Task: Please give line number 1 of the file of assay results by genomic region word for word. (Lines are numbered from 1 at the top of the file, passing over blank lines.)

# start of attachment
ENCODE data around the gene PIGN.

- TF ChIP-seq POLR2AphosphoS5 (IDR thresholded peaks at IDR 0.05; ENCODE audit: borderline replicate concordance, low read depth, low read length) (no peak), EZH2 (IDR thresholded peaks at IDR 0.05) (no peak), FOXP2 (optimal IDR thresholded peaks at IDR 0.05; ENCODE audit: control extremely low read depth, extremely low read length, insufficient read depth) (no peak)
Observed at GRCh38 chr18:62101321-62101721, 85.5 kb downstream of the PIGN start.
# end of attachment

ENCODE data around the gene PIGN.